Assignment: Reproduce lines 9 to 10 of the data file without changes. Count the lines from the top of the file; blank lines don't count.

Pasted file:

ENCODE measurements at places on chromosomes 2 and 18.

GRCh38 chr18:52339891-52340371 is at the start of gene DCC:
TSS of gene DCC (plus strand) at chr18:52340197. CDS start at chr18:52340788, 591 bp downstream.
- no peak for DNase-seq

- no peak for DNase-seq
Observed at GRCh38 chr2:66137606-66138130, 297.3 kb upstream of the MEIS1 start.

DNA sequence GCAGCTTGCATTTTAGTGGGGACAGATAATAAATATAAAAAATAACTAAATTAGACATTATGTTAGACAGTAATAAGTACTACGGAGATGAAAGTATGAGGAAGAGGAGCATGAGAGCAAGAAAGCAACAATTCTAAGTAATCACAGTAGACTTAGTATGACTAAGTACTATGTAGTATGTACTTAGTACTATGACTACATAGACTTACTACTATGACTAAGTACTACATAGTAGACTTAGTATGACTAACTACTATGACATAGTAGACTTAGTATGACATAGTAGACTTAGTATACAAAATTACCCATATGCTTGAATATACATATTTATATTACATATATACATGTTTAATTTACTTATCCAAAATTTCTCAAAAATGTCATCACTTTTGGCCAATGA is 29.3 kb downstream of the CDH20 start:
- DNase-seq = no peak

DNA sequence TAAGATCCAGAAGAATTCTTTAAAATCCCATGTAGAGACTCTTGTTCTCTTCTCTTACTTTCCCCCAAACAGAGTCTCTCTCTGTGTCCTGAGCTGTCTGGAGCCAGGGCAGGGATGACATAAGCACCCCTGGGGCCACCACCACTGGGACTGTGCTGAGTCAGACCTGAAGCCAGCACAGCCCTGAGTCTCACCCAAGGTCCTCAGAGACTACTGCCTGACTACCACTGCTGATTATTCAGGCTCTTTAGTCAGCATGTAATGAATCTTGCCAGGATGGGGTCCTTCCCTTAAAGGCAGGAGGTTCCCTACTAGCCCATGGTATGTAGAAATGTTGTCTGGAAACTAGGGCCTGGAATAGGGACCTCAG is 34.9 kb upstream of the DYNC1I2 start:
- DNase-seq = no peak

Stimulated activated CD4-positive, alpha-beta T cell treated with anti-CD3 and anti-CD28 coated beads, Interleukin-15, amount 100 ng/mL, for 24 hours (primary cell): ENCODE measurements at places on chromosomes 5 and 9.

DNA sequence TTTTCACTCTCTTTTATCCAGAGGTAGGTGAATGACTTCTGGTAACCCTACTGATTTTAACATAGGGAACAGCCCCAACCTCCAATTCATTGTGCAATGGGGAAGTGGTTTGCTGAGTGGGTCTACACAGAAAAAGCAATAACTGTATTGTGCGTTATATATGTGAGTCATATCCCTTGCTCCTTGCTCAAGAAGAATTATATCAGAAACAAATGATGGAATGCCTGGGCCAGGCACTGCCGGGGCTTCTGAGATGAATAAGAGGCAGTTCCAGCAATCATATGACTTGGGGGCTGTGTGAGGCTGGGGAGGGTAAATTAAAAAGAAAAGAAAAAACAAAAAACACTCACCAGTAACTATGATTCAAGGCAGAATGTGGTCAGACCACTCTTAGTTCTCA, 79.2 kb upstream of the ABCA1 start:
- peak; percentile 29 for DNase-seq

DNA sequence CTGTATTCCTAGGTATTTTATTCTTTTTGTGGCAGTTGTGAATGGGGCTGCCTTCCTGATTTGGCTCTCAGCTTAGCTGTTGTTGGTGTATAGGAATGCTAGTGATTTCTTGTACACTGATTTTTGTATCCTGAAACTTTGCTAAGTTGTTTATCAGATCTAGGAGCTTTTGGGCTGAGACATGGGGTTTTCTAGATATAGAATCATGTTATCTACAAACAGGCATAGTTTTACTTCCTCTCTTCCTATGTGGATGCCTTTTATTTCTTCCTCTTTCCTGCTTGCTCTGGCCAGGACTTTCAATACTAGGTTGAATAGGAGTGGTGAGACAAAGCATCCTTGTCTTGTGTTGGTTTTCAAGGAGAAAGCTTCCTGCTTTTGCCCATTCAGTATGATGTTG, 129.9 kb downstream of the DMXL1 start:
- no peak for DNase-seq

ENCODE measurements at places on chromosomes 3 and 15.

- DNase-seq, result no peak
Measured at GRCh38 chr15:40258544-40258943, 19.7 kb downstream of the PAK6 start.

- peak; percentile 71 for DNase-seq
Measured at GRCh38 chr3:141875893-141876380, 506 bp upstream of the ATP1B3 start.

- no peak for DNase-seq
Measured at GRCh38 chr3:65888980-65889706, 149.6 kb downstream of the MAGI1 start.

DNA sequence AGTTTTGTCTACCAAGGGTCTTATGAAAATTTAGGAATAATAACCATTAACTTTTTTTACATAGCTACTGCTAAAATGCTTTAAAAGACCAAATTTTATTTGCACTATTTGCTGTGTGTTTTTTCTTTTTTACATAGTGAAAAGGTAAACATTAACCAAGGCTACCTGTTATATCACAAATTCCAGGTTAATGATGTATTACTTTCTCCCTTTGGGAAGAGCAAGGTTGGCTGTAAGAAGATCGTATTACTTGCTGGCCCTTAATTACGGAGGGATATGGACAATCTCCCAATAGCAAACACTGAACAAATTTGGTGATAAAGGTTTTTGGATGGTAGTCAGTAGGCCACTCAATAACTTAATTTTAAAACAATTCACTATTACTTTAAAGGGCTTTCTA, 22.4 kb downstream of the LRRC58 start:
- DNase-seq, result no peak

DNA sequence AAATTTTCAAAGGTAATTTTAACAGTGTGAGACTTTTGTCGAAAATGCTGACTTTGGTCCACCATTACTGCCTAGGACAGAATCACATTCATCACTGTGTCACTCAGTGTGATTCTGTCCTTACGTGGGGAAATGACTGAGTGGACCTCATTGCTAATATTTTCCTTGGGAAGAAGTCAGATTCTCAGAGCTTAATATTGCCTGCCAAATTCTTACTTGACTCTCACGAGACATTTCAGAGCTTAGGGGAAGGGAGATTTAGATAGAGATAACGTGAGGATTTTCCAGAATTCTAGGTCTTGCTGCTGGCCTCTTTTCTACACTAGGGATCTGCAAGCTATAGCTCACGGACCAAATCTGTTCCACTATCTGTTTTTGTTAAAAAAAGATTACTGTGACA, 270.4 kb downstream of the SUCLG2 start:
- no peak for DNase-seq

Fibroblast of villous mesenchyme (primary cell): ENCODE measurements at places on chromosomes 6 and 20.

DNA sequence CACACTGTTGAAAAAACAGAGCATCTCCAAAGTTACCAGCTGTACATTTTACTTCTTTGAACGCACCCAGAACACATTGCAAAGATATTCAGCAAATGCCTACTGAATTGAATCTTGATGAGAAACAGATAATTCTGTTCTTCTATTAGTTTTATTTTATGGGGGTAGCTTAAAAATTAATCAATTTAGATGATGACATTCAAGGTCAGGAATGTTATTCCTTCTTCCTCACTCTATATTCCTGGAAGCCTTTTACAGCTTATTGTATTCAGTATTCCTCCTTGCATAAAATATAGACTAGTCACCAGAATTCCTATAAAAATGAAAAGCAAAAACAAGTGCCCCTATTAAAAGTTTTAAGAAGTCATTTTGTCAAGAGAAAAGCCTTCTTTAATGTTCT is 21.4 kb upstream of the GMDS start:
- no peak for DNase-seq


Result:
DNA sequence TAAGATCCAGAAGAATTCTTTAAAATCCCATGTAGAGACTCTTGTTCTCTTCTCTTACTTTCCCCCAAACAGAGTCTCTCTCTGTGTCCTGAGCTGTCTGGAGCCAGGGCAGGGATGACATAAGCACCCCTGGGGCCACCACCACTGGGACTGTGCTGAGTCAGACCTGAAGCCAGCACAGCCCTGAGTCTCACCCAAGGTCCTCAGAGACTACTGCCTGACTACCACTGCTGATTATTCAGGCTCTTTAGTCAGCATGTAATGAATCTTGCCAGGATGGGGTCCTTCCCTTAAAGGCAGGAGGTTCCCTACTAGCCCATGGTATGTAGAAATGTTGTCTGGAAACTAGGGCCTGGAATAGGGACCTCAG is 34.9 kb upstream of the DYNC1I2 start:
- DNase-seq = no peak